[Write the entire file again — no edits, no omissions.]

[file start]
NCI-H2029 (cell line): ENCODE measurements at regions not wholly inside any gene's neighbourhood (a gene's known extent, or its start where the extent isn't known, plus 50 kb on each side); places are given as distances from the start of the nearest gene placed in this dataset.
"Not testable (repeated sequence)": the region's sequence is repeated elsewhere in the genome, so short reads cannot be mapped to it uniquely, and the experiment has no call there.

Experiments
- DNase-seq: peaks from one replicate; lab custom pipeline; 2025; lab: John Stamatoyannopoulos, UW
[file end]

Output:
NCI-H2029 (cell line): ENCODE measurements at regions not wholly inside any gene's neighbourhood (a gene's known extent, or its start where the extent isn't known, plus 50 kb on each side); places are given as distances from the start of the nearest gene placed in this dataset.
"Not testable (repeated sequence)": the region's sequence is repeated elsewhere in the genome, so short reads cannot be mapped to it uniquely, and the experiment has no call there.

Experiments
- DNase-seq: peaks from one replicate; lab custom pipeline; 2025; lab: John Stamatoyannopoulos, UW